A 28ft piece of mangled metal from Ground Zero, presented to Britain as a lasting symbol of peace, has sparked a row between the UK and US and threatened to put the "special relationship" under strain.
In a move described as "insulting" to the thousands of Americans who died on 9/11, a sculpture made from steel recovered from the twin towers was unceremoniously removed from Battersea Park on Friday, barely a month after it was unveiled to great fanfare by the London Mayor, Boris Johnson, to commemorate the 10th anniversary of the 11 September attacks.
Industrial cranes descended on the park's "American Ground" on Friday and hauled up the sculpture, before it was removed to a warehouse in Duxford, Cambridgeshire. The move came after protracted negotiations over where to keep the sculpture broke down.
Entitled After 9/11, the 28ft exhibit was designed by the Asian-American artist Miya Ando and presented to Britain by the Port Authority of New York and New Jersey on condition that it permanently featured in a prominent London location.
The decision to accept the sculpture is understood to have been taken by Mr Johnson during a visit to New York. It was originally earmarked for outside the Greater London Authority building near Tower Bridge, but it subsequently transpired that the necessary permissions had not been secured. One source told The IoS: "It was all very well for Mr Johnson to agree to the deal – but no planning permissions were ever sought ahead of time."
The London Borough of Wandsworth says it only ever granted it a 28-day temporary licence to allow it to be displayed at Battersea Park. A council spokesman added: "We stepped in at the last minute to allow it to be on display for the 9/11 anniversary, as there was nowhere else for it to go when it arrived in Britain. Had we not made an offer, it would have remained locked in a warehouse in Liverpool."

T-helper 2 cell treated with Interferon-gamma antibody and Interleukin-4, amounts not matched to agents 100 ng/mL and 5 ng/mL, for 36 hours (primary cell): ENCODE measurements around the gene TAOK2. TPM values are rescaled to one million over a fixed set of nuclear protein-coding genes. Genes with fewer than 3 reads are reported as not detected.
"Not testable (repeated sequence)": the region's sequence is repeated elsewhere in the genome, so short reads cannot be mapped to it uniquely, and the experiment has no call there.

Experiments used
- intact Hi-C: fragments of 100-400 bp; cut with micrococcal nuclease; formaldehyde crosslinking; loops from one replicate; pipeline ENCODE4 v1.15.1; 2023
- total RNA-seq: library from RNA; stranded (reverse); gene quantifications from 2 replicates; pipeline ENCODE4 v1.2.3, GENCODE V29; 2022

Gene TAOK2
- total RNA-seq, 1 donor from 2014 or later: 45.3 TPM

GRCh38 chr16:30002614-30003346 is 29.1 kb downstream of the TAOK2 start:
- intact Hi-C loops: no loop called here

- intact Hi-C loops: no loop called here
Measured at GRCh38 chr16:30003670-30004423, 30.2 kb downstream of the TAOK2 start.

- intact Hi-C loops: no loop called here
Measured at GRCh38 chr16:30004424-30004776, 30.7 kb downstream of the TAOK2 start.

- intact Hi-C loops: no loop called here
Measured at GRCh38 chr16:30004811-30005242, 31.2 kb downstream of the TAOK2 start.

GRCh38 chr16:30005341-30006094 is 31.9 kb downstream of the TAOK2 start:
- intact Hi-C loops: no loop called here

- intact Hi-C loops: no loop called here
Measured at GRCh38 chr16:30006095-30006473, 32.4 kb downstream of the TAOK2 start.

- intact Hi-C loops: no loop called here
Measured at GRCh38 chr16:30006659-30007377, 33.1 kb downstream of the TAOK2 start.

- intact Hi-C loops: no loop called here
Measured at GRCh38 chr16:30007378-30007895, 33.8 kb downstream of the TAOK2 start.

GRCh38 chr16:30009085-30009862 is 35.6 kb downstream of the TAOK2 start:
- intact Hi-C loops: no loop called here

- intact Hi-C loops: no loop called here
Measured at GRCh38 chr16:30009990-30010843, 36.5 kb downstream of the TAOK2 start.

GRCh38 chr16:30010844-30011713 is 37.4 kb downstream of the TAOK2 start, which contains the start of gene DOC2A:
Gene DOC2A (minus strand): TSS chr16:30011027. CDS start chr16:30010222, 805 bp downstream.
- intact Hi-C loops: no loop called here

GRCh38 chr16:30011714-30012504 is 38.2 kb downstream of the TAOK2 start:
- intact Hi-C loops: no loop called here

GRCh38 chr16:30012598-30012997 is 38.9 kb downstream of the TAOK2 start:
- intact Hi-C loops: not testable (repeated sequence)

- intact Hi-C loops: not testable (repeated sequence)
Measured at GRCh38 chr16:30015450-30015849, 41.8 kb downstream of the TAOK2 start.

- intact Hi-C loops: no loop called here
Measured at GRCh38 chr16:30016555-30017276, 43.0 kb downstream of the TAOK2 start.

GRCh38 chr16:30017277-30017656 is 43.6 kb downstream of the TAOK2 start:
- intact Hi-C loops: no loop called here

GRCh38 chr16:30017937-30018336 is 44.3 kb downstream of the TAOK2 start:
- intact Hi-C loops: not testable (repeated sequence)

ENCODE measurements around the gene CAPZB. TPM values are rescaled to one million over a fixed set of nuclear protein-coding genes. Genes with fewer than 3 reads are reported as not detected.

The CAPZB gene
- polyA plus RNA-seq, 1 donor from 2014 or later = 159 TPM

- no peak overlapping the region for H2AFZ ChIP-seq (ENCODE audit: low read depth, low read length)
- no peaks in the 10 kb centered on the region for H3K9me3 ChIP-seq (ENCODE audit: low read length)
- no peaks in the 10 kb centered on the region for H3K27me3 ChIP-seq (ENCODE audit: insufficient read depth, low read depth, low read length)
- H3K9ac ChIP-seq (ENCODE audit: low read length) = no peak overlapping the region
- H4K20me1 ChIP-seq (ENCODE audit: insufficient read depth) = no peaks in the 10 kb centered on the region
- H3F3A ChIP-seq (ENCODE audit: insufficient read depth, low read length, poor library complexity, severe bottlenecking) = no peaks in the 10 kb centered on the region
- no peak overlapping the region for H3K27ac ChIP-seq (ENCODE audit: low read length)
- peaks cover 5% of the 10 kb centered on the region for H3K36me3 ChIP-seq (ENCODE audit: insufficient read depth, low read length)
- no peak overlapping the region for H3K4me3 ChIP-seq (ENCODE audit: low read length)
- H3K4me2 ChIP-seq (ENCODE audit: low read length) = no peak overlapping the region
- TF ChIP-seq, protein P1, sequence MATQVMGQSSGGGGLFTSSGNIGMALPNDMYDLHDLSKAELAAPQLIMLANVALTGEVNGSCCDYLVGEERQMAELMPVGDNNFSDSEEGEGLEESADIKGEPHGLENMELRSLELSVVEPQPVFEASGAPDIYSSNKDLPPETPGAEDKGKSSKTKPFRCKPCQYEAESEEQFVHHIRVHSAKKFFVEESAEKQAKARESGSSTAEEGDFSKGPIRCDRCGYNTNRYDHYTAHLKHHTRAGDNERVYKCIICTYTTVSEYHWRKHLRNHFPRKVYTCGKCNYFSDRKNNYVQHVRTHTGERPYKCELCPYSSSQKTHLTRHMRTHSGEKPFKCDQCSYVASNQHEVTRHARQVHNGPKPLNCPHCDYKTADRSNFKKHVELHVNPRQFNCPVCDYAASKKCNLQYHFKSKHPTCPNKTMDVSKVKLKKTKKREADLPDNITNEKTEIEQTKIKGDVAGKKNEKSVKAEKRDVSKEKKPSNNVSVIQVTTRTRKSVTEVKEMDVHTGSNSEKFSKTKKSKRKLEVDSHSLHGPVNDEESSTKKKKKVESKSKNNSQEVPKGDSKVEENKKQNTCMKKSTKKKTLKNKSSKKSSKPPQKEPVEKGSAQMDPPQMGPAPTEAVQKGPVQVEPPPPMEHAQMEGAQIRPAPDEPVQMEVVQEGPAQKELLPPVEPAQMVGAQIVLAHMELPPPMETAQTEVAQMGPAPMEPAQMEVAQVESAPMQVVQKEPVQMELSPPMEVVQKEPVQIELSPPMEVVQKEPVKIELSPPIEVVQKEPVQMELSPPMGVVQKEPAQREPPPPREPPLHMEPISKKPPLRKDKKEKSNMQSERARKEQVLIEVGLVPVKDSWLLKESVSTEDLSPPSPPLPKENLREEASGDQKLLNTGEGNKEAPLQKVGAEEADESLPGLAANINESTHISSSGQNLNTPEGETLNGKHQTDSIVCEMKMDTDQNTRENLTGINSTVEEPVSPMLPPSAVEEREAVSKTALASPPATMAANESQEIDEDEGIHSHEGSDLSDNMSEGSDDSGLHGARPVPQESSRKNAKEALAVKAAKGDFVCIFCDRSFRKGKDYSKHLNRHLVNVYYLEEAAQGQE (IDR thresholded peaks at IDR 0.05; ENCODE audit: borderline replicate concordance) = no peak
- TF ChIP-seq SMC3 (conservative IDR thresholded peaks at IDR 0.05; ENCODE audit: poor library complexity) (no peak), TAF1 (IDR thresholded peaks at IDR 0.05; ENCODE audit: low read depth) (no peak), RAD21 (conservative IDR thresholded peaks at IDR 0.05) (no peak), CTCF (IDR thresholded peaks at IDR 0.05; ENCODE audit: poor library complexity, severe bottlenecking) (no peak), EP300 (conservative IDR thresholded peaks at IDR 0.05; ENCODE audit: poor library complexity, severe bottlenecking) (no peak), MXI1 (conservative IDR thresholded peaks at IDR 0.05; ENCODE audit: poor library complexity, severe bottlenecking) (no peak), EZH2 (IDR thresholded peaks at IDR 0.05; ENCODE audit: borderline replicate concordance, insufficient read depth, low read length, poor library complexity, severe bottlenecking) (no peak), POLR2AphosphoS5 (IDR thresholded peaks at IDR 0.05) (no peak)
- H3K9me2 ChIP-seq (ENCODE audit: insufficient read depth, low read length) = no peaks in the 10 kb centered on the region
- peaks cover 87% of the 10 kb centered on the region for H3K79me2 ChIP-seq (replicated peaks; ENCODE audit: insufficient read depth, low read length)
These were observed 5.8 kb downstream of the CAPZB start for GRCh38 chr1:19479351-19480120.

Peter Rosengard, founder of the 9/11 London Project, said: "The artwork has received a tremendous reaction from both the media and the public, but it now has to be temporarily moved into storage while a central London location is assured."
Yesterday a former New York firefighter, Lee Ielpi, who lost his son – also a fireman – on the day of the attacks, told The IoS: "The world needs to understand who did this to us, why and what we can do to prevent it ever happening again. That only comes through education of the next generation. We would be disappointed if the piece of steel graciously given to London as a mark of respect is not given a prominent position."